Francisco Pineda had studied and was pursuing sustainable agriculture in his native El Salvador, when he became personally aware of a serious ecological threat to his region from proposed gold mining. The water supply he relied upon to irrigate his crops dried up, and he soon learned that it was being siphoned off by Pacifc Rim, a Canadian mining company, as part of their exploration efforts in the area. Knowing that deadly cyanide is regularly used as part of the mining process, Francisco led efforts to opposed the mine. Complaints to the local government fell on deaf (or corrupt) ears. Not being fooled by claims that the minewas needed for jobs and development, Francisco organized and led a protest movement which eventually stopped the project – although not before 3 activists had been tortured and killed. Francisco, always accompanied by two armed guards, continues with his struggle to prevent mining from destroying the environment, and peoples lives and health.
Prigi Arisandi grew up swimming and playing in the Surabaya River, which runs through Indonesia’s second largest city, of the same name. Although he seemed to me to still be a young man, he told his tale of these childhood memories as if they were part of a distant past. Industrial pollutants, and untreated effluent, have turned the river toxic – yet the local people still need to rely on this water for drinking and bathing! Prigi committed himself to fighting this pollution – which was causing concentrations of heavy metals in the local peoples’ bodies and high levels of cancer among their children – and educating people about the link between their illnesses and the pollution in the water. He has reached out to schools and brought people on tours of the river to see its reality first-hand. In 2008 he, and his organization, won a precedent-setting decision, which ordered the Governor of East Java to change government policy and ensure compliance with environmental protection legislation.
Hilton Kelley’s story is one whose beginning was all too familiar. He grew up in Port Arthur, Texas, where the income level, among a largely African-American population, was inversely proportionate to the high rates of cancer and childhood respiratory illness caused by the heavy concentration of petrochemical plants and hazardous waste facilities there. After many years away, a visit home showed Hilton how severe both the economic and physical damage to his community had become. Motivated to do something about these problems, he moved back to Port Arthur, started educating himself about the issues, then formed the group Community In-Power and Development Association, which trained local residents to monitor air quality. He also worked with government and industry officials, the results of which were significant emission reductions, industry payment of heathcare coverage for local residents, and a $3.5million fund to support the development of local businesses.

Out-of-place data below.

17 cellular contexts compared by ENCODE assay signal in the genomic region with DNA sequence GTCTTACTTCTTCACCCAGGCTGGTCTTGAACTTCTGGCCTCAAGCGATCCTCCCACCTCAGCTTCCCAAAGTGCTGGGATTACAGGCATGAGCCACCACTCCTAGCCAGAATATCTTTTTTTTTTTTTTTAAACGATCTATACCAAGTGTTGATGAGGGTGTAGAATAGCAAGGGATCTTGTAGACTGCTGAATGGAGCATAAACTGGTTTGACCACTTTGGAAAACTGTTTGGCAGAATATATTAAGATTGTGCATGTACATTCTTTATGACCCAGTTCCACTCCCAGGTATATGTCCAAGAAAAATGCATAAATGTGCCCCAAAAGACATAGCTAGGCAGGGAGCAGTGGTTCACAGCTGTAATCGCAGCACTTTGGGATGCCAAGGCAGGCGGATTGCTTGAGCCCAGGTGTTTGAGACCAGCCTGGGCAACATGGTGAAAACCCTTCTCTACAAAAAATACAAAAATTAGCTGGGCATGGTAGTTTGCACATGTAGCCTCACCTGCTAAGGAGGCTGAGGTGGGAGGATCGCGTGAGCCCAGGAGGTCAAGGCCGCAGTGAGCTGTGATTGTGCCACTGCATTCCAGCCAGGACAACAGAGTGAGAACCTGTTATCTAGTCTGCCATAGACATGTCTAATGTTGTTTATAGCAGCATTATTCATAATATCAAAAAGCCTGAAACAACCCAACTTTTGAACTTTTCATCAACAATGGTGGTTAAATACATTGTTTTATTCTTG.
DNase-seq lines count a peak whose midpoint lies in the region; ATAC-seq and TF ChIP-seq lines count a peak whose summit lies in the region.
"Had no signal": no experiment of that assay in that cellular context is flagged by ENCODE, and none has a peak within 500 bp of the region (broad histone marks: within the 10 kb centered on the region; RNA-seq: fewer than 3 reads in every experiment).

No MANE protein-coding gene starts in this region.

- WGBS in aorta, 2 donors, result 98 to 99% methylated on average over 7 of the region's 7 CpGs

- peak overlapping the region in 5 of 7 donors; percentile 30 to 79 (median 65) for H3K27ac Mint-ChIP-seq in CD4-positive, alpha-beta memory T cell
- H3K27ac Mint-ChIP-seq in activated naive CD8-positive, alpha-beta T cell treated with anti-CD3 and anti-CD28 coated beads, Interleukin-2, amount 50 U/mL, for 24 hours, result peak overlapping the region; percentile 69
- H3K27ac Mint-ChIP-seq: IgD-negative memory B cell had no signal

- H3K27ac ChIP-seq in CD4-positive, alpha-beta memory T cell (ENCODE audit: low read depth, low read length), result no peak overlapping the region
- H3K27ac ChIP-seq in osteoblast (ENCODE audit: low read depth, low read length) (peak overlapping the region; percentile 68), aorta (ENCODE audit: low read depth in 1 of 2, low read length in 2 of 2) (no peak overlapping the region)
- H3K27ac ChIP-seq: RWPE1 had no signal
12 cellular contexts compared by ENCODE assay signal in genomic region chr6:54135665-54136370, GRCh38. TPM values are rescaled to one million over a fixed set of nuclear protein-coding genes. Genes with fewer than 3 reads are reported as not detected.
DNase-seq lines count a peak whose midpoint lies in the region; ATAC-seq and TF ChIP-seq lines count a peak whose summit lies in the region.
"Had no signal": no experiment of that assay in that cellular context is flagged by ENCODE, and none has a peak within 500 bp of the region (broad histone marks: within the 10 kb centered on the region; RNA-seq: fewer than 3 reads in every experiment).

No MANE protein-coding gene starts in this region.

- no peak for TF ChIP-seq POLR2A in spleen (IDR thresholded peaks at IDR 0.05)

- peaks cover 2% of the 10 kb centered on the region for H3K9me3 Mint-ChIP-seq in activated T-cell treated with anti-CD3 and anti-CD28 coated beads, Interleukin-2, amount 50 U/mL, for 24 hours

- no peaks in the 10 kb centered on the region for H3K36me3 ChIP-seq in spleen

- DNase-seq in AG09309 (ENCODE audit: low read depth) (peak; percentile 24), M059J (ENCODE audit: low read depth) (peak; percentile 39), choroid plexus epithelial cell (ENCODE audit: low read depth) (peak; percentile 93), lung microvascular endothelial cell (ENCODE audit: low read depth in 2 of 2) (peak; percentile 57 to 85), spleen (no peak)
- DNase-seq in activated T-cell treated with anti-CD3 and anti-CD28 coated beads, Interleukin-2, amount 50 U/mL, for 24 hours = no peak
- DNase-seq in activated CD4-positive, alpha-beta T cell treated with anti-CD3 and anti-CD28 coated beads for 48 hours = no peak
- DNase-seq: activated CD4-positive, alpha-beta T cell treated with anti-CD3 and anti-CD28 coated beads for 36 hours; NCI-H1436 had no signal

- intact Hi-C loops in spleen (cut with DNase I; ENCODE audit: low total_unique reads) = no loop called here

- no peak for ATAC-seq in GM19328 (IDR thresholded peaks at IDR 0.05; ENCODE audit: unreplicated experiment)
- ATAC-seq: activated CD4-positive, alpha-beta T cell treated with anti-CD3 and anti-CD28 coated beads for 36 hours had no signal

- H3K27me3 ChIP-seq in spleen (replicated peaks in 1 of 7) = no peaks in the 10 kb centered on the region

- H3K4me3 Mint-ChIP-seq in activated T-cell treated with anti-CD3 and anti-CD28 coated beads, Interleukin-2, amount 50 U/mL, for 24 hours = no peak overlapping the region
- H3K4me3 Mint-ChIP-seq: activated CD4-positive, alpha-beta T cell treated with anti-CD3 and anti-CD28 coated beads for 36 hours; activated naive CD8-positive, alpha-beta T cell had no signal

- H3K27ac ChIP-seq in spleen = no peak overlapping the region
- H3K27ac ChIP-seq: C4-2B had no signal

Virtually all of these activists presented themselves as ordinary people, just doing the right thing. They talked of how if you love something – the earth, your children, your community – and you see it being hurt, you must act to protect it. They called on all of us, in the audience, to join them, and reminded us that each of us, in our own way, is capable of making a huge difference. They showed by their example, how you can educate yourself about an issue, join with others, and mobilize to do something about the problems we face.
Listening to them, I thought of our EarthRights School students, and I wondered if one day one of them would be standing on that stage telling their own story of how they took up a fight and won.